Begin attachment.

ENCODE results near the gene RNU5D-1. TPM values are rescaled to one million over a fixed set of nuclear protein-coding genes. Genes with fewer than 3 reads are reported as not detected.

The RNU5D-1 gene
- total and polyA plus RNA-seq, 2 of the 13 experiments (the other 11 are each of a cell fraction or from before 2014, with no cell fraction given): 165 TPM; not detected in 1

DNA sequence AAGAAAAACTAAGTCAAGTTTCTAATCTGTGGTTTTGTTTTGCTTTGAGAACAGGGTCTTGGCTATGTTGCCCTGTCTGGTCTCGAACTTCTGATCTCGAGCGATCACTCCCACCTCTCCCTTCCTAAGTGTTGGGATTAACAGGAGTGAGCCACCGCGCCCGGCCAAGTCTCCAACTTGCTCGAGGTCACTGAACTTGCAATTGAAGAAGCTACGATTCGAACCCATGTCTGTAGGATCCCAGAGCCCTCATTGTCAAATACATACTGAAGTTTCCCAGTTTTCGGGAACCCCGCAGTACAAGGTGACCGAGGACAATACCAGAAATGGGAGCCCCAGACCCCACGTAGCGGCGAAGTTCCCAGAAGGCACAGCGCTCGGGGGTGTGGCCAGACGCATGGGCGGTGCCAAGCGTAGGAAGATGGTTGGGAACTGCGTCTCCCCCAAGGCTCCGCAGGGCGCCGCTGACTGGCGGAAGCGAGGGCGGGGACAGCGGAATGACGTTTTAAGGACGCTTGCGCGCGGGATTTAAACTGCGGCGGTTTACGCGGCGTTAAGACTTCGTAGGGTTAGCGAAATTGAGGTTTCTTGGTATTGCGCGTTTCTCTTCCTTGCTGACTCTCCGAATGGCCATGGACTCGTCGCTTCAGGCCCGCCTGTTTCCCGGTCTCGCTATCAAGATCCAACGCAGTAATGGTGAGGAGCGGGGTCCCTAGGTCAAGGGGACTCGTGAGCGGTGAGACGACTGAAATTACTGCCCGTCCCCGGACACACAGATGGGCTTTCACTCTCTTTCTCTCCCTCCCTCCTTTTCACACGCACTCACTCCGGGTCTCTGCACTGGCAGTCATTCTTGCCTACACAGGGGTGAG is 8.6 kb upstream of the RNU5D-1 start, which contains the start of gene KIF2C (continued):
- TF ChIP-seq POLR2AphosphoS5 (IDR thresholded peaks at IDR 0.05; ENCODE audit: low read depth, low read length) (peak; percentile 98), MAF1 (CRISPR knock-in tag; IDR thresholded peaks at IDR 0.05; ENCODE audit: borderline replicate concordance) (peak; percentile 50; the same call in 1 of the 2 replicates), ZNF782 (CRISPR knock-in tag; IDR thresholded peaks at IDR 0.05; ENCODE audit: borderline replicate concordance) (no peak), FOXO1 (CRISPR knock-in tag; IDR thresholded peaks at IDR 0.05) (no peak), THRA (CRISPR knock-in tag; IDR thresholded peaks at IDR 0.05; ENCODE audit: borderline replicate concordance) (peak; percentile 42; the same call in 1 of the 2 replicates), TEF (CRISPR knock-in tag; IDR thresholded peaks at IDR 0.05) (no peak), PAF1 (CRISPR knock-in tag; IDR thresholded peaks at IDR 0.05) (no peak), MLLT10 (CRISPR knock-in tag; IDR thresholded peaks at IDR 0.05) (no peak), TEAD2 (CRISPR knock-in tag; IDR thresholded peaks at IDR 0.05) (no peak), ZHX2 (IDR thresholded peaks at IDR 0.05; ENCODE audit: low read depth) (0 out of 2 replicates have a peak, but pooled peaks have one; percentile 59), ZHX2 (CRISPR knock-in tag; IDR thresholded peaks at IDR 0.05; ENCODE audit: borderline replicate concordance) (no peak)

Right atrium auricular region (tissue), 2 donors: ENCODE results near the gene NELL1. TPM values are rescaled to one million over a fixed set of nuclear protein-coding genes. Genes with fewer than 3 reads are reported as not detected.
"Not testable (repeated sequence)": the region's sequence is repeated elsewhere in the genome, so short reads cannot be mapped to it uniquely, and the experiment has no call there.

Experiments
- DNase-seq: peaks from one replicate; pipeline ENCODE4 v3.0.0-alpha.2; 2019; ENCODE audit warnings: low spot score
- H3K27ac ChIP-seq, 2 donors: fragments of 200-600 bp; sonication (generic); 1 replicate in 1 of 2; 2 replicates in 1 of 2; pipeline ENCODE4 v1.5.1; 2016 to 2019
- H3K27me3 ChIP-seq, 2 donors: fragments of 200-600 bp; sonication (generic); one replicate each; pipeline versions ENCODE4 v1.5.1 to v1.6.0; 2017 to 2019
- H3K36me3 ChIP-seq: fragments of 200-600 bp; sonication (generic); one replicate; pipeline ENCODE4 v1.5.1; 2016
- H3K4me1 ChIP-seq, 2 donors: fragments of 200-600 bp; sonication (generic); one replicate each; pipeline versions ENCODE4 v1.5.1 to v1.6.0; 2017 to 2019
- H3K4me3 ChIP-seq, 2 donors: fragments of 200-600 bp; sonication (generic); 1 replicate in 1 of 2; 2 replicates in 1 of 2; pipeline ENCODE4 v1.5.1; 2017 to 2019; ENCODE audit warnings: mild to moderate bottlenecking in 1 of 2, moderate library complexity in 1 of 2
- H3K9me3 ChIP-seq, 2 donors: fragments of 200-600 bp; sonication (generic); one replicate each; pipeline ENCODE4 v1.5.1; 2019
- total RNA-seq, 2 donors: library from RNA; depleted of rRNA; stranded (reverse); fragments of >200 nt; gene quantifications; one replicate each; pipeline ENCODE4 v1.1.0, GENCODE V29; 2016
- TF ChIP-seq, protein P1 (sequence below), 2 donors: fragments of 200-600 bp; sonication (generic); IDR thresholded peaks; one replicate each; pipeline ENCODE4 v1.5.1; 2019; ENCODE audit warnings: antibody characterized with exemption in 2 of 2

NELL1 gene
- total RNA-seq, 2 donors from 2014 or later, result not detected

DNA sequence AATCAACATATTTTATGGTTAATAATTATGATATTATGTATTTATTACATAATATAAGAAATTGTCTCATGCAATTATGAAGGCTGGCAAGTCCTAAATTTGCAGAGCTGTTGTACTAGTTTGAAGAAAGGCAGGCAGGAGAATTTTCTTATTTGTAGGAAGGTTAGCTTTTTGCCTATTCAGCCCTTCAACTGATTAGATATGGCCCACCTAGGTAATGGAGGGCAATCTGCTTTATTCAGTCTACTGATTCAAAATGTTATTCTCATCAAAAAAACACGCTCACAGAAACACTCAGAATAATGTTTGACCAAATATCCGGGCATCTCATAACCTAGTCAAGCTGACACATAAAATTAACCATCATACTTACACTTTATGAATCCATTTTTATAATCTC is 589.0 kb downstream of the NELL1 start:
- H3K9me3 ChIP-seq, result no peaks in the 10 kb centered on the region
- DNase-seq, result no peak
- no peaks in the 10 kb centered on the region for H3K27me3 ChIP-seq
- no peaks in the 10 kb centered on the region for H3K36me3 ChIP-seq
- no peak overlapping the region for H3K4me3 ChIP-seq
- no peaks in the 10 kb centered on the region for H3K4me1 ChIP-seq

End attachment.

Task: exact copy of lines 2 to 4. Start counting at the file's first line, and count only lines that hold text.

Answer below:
The RNU5D-1 gene
- total and polyA plus RNA-seq, 2 of the 13 experiments (the other 11 are each of a cell fraction or from before 2014, with no cell fraction given): 165 TPM; not detected in 1

DNA sequence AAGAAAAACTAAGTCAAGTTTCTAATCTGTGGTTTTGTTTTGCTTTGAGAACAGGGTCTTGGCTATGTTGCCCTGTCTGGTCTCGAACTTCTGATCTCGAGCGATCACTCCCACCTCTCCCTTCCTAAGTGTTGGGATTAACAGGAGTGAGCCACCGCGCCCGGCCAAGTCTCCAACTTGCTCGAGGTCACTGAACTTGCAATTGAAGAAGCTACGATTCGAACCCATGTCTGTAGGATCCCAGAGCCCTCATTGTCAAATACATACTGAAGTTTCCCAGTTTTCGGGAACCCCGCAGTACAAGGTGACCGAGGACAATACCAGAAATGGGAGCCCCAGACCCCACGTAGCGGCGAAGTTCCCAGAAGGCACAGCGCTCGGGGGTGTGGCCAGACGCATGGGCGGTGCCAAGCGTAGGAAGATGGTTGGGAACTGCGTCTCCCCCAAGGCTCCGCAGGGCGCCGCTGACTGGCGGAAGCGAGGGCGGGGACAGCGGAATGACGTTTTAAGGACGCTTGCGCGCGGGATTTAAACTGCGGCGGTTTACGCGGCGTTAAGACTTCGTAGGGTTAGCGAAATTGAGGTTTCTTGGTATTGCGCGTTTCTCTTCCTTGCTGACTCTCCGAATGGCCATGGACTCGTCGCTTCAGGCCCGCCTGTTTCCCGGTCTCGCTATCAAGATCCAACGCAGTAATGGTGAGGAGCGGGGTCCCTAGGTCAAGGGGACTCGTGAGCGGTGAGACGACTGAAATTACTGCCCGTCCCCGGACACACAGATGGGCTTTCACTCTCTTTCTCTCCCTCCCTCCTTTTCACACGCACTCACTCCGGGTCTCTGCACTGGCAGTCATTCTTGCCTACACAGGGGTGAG is 8.6 kb upstream of the RNU5D-1 start, which contains the start of gene KIF2C (continued):